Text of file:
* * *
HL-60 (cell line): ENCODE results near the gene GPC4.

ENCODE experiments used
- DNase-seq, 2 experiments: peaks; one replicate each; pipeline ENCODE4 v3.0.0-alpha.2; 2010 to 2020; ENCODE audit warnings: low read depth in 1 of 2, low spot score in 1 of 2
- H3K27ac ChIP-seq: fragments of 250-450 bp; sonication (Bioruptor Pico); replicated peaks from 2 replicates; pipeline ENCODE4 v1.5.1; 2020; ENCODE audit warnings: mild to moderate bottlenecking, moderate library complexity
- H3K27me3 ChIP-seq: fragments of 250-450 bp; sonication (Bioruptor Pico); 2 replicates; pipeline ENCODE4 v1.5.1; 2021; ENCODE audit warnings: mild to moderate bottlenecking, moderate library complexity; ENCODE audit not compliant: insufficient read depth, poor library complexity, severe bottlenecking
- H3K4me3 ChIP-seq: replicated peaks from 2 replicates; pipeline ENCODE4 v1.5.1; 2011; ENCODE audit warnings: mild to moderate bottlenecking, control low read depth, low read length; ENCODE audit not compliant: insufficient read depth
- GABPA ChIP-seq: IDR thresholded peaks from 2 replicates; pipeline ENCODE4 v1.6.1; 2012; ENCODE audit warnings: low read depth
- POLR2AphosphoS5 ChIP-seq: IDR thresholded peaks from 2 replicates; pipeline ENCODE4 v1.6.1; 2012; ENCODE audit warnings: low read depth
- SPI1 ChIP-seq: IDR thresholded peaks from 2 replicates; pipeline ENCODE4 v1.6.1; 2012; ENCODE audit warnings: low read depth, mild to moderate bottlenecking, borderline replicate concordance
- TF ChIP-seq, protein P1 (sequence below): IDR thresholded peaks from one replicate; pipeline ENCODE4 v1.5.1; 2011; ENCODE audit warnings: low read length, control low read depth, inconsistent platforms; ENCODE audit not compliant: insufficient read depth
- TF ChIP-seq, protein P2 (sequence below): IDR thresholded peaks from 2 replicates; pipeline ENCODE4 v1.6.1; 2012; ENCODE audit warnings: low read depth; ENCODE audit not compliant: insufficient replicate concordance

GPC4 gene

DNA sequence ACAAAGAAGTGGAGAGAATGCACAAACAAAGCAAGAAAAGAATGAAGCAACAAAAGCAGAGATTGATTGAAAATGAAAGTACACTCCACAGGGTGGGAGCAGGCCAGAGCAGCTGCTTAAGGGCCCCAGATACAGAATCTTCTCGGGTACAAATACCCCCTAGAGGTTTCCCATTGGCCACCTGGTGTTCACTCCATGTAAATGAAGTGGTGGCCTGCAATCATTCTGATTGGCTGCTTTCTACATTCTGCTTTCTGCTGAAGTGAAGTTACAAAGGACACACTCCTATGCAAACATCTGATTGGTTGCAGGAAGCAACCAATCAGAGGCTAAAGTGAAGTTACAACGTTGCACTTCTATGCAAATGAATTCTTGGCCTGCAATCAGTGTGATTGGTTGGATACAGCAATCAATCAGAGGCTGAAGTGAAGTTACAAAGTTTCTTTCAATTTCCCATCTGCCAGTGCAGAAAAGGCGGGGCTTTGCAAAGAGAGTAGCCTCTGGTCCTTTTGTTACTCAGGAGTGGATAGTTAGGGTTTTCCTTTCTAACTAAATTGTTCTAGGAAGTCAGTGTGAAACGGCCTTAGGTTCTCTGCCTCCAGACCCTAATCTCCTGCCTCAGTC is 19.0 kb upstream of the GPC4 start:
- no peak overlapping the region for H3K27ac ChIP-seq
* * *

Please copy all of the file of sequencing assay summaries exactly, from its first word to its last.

HL-60 (cell line): ENCODE results near the gene GPC4.

ENCODE experiments used
- DNase-seq, 2 experiments: peaks; one replicate each; pipeline ENCODE4 v3.0.0-alpha.2; 2010 to 2020; ENCODE audit warnings: low read depth in 1 of 2, low spot score in 1 of 2
- H3K27ac ChIP-seq: fragments of 250-450 bp; sonication (Bioruptor Pico); replicated peaks from 2 replicates; pipeline ENCODE4 v1.5.1; 2020; ENCODE audit warnings: mild to moderate bottlenecking, moderate library complexity
- H3K27me3 ChIP-seq: fragments of 250-450 bp; sonication (Bioruptor Pico); 2 replicates; pipeline ENCODE4 v1.5.1; 2021; ENCODE audit warnings: mild to moderate bottlenecking, moderate library complexity; ENCODE audit not compliant: insufficient read depth, poor library complexity, severe bottlenecking
- H3K4me3 ChIP-seq: replicated peaks from 2 replicates; pipeline ENCODE4 v1.5.1; 2011; ENCODE audit warnings: mild to moderate bottlenecking, control low read depth, low read length; ENCODE audit not compliant: insufficient read depth
- GABPA ChIP-seq: IDR thresholded peaks from 2 replicates; pipeline ENCODE4 v1.6.1; 2012; ENCODE audit warnings: low read depth
- POLR2AphosphoS5 ChIP-seq: IDR thresholded peaks from 2 replicates; pipeline ENCODE4 v1.6.1; 2012; ENCODE audit warnings: low read depth
- SPI1 ChIP-seq: IDR thresholded peaks from 2 replicates; pipeline ENCODE4 v1.6.1; 2012; ENCODE audit warnings: low read depth, mild to moderate bottlenecking, borderline replicate concordance
- TF ChIP-seq, protein P1 (sequence below): IDR thresholded peaks from one replicate; pipeline ENCODE4 v1.5.1; 2011; ENCODE audit warnings: low read length, control low read depth, inconsistent platforms; ENCODE audit not compliant: insufficient read depth
- TF ChIP-seq, protein P2 (sequence below): IDR thresholded peaks from 2 replicates; pipeline ENCODE4 v1.6.1; 2012; ENCODE audit warnings: low read depth; ENCODE audit not compliant: insufficient replicate concordance

GPC4 gene

DNA sequence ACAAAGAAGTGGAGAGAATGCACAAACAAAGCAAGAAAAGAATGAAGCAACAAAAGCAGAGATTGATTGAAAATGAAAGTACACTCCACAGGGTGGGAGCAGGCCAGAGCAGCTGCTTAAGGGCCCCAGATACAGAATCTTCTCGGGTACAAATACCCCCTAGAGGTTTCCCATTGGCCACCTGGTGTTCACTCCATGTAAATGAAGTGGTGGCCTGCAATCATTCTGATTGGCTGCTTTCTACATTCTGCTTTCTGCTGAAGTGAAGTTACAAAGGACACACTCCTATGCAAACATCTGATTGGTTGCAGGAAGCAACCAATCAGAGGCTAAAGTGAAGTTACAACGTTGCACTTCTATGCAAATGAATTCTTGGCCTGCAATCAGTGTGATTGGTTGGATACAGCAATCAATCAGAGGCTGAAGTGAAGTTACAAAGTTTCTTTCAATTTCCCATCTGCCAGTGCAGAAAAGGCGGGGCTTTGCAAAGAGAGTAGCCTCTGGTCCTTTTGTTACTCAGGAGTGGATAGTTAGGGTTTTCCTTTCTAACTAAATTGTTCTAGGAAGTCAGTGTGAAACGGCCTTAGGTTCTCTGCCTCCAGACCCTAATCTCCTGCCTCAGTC is 19.0 kb upstream of the GPC4 start:
- no peak overlapping the region for H3K27ac ChIP-seq